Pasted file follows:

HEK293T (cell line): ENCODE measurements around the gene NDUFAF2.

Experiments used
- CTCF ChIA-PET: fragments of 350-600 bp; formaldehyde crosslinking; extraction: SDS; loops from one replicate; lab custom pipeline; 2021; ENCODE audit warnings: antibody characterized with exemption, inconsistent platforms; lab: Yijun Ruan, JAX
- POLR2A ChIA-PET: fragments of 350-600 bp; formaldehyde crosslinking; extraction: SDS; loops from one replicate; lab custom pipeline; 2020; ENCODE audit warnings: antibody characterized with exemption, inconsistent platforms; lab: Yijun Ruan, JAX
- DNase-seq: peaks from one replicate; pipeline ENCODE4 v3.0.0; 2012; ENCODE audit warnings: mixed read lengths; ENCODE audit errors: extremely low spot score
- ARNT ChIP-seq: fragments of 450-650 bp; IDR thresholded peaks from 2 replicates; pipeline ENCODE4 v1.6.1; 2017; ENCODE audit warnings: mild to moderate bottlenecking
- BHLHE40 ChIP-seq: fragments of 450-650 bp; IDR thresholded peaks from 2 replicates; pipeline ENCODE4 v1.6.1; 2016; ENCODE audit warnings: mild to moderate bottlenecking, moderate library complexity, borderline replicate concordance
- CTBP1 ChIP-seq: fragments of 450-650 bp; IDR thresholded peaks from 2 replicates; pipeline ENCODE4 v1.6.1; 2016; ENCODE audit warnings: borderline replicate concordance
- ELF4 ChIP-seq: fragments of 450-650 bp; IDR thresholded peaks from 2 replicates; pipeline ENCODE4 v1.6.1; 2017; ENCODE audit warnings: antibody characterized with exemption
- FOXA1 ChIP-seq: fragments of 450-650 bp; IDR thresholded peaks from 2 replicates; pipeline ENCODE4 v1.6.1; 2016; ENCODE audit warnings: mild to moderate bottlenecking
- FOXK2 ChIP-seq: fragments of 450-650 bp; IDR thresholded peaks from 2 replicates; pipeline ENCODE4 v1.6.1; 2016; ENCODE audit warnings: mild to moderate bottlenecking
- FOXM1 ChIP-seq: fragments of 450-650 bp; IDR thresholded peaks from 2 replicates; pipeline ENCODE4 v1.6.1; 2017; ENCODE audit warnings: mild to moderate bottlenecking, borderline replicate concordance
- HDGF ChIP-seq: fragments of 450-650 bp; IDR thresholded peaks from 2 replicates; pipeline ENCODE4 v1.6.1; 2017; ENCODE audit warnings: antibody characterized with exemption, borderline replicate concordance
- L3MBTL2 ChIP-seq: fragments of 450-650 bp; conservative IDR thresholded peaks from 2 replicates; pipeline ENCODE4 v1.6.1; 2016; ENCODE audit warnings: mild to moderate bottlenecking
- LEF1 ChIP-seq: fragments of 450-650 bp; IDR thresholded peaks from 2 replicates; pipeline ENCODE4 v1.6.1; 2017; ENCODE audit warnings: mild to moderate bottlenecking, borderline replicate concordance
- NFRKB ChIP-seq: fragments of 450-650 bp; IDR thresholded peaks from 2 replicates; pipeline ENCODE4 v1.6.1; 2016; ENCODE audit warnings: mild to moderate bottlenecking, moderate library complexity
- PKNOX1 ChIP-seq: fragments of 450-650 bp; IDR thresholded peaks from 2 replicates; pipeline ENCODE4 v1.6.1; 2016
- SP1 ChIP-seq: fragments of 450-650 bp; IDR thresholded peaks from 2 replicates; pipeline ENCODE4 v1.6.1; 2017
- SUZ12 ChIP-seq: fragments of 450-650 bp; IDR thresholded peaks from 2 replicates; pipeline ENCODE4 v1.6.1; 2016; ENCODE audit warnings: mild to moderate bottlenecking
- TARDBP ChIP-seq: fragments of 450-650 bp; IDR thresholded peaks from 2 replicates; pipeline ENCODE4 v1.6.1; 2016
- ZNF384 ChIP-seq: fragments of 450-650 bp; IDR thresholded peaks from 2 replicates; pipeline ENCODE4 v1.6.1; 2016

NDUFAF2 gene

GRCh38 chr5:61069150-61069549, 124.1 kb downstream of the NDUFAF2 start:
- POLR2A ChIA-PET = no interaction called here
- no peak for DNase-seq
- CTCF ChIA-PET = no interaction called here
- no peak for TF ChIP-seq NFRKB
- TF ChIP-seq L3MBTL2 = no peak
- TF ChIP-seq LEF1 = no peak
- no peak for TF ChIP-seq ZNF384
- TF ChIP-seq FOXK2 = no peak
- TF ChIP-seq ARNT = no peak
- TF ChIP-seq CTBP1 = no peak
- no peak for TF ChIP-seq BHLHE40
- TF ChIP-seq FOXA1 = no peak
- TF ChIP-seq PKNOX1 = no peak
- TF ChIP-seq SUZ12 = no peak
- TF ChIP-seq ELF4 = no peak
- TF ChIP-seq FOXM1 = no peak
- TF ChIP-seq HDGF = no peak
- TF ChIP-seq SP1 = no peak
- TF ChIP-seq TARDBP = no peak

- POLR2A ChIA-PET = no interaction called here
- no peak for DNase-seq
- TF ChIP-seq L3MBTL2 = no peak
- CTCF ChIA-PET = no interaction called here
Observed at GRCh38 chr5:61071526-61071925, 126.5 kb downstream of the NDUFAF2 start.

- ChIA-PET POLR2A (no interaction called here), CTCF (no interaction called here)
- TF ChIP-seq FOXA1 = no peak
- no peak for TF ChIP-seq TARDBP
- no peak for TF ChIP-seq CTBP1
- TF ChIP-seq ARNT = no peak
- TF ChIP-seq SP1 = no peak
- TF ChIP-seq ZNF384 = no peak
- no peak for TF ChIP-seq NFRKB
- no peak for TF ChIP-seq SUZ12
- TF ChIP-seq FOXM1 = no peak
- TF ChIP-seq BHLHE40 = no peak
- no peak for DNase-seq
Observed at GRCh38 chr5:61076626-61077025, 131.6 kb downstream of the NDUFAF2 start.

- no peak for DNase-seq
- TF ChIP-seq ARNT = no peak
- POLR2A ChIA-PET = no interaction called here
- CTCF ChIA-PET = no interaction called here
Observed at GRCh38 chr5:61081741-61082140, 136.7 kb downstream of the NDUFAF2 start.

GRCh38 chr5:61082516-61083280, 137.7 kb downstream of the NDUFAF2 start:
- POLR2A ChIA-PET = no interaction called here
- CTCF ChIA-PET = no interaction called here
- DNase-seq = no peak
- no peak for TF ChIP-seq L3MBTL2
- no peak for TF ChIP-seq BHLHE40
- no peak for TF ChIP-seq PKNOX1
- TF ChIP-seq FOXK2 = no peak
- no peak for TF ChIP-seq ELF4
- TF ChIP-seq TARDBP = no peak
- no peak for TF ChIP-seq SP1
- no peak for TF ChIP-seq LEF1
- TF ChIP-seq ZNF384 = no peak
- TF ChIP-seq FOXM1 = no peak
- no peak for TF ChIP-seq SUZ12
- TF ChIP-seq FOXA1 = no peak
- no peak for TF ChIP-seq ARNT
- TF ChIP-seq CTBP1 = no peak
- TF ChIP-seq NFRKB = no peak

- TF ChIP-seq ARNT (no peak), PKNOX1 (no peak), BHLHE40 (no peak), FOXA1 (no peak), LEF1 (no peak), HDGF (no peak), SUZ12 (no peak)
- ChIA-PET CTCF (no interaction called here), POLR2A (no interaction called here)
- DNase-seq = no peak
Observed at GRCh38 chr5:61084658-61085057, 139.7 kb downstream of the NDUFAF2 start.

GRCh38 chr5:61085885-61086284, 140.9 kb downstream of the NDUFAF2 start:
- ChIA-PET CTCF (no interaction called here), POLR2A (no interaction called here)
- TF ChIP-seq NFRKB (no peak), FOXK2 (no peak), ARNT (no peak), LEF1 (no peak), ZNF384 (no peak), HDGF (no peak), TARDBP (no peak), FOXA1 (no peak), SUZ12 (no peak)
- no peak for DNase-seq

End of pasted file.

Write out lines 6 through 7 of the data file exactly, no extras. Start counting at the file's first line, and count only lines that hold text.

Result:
- ARNT ChIP-seq: fragments of 450-650 bp; IDR thresholded peaks from 2 replicates; pipeline ENCODE4 v1.6.1; 2017; ENCODE audit warnings: mild to moderate bottlenecking
- BHLHE40 ChIP-seq: fragments of 450-650 bp; IDR thresholded peaks from 2 replicates; pipeline ENCODE4 v1.6.1; 2016; ENCODE audit warnings: mild to moderate bottlenecking, moderate library complexity, borderline replicate concordance